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Friday, February 18, 2011

Media-Whore D'Oeuvres


"On Friday, Feb. 18, Uganda will hold national presidential elections. Incumbent Yoweri Museveni is seeking a fourth term to extend his 25-year rule, and by most accounts he will almost certainly win. Given all the advantages working in his favor -- from state electoral machinery to a deservedly solid reputation for fostering economic growth -- the winner of this contest is almost preordained. But Museveni is still dropping millions of dollars to ensure the result. These days in Uganda, it seems, it's not as cheap to buy an election as it used to be. It's hard to overstate Museveni's advantage in Friday's ballot. He has significantly more campaign funds -- both legitimate and under the table -- than the opposition. He has access to state resources to mobilize his supporters, and the loyalty of the security services. Uganda has seen record economic growth in recent years under his oversight. And Museveni has strong Western backing, winning praise for example for his innovative HIV/AIDS campaign and his commitment to fighting terrorism. (It also helps, of course, that he appointed the electoral commission.) Sounds easy, right? Yet Museveni and his party, the National Resistance Movement (NRM), are leaving nothing to chance." (ForeignPolicy)


"It ain't pretty being a war correspondent. No one need remind Americans of the hazards that foreign correspondents face almost daily. But it's a sad little secret shared by many female war reporters that there's an additional nasty welcome awaiting us at many demonstrations and rallies populated predominantly by men. There's a good chance we will be groped, pinched, slapped and/or experience severe molestation in a discreetly sinister way. It's unpleasant . . . it's humiliating . . . and sometimes a painful nuisance -- but it's not something that's likely to change anytime soon. And it's something many of my female colleagues simply endure in order to carry on doing the job they love ... One of my former Pakistani colleagues confided in me that she would never cover a political street rally because the predominantly male crowd would likely whip themselves quickly into a frenzy and confuse their political angst with sexual opportunity. In short, they would grope anything that gets close -- be she foreign or local. It was at that very rally in Islamabad, after being pelted with fruit and small stones, that I experienced that of which my colleague was warning me -- an extraordinarily personal grope that can't be described on these pages. Without question, it enlightened me as to the lengths some Muslim men, in some very strict societies, would go to defy their God for a fleeting thrill. It also left me extremely uncomfortable covering crowded marches and demonstrations in Islamic nations." (Ashleigh Banfield, ABC News/ via NYPost)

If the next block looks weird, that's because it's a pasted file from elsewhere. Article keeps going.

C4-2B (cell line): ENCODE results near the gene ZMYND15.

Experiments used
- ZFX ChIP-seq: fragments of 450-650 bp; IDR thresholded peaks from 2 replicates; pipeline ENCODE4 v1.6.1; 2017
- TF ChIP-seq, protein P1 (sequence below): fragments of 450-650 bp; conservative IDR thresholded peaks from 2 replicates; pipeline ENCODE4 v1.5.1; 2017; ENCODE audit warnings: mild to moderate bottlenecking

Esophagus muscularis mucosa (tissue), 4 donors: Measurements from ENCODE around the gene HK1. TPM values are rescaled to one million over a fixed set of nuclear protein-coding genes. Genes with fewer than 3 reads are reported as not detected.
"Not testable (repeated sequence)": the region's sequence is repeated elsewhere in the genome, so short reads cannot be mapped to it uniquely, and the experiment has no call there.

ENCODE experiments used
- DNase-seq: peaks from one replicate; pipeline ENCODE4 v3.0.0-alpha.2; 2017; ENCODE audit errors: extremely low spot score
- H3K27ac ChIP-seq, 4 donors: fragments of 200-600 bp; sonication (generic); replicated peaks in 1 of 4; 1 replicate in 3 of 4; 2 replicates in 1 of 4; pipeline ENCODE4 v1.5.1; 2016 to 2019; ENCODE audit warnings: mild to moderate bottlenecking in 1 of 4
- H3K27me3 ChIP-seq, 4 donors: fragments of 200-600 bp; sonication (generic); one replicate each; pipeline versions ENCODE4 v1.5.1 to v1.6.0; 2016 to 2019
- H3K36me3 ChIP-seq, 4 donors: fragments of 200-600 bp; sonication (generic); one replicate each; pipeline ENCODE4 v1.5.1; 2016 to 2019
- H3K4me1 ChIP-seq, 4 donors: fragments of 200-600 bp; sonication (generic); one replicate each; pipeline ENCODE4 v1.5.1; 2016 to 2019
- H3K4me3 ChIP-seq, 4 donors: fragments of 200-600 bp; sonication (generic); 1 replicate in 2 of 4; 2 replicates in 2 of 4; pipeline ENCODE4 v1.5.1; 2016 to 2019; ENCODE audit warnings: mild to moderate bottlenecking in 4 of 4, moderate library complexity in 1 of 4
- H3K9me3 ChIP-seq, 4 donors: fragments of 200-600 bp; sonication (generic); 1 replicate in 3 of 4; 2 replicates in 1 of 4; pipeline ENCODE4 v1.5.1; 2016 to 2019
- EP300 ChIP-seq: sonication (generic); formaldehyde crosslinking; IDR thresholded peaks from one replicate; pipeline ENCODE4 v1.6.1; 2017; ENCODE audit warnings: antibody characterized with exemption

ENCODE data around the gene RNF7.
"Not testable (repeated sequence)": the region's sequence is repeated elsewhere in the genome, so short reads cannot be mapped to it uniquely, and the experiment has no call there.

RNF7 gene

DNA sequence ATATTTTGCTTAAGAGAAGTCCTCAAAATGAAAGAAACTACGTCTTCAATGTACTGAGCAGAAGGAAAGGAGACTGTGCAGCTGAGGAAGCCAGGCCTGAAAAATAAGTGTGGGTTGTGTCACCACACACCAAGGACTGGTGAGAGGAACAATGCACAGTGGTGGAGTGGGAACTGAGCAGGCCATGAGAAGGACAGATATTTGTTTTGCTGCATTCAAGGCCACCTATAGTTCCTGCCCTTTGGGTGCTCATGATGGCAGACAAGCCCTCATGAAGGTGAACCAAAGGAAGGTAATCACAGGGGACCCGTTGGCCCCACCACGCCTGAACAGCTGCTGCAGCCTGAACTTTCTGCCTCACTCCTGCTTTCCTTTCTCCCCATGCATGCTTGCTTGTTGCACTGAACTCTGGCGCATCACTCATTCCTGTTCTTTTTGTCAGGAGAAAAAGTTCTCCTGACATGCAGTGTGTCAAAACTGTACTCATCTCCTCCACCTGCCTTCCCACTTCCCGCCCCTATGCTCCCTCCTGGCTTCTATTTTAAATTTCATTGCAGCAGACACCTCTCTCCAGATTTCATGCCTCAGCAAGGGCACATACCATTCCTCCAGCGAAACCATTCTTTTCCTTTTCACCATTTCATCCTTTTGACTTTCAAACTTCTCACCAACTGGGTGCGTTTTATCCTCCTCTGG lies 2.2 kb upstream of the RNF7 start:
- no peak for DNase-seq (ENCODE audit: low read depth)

"Last night at Doyle New York, the auction galleries at 175 East 87th Street held a private preview of the Lena Horne estate, which goes under the gavel next Wednesday at 2 pm. I had a personal interest in it. Although I never knew or even met Lena, as her friends called her, we had mutual friends, specifically Bobby Short and John Galliher. Both men had known her for decades, and well. They always referred to her with pleasure but in a way that you got the feeling that the lady wasn’t just any lady. And both were men who didn’t mince words. Lena was not just a famous singer, or star." (NYSocialDiary)


"At first, Taliban militants and local civilians in the Waziristan tribal badlands along Pakistan’s Afghan border thought that bad weather was responsible for the long lull in the attacks by armed Predator drones. 'For the first time in months we haven’t heard any buzz-buzz overhead for weeks,' says a physician in the town of Mir Ali, referring to the distinctive noise that turbo-prop UAVs make when circling overhead. “We thought the reason was the low, cloudy skies.' But drone-fired missile strikes against militant targets have now been on hiatus for almost a month—and militants and locals alike are increasingly convinced that the halt is tied to a tense diplomatic standoff between Pakistan and the U.S. over American security agent Raymond Davis. On January 27, Davis—a former Special Forces solider, now described by the U.S. as a member of the Islamabad embassy’s 'administrative and technical staff—was detained by Pakistani police after he blew away two would-be robbers with his Glock semi-automatic pistol in Lahore. The drone attacks happened to cease around the same time as the arrest. Sensing a connection, the militants are rejoicing over Davis’ incarceration: 'The arrest of this guy is a very positive thing for us,' says Mullah Jihad Yar, a Pakistani Taliban commander in the area. 'Our forces used to be hit by attacks every other day. Now we can move more freely.' There have been previous pauses in Predator strikes before—Bill Roggio’s authoritative log at Longwarjournal shows two shutdowns in 2009 (of 33 and 28 days in length) and two in 2010 (of 19 and 15 days in length). In those instances, bad weather was indeed cited as the cause. But this time, the Waziri residents seem to have guessed right. Newsweek has confirmed that it’s no coincidence the ramped-up attacks ended abruptly with Davis’ arrest." (TheDailyBeast)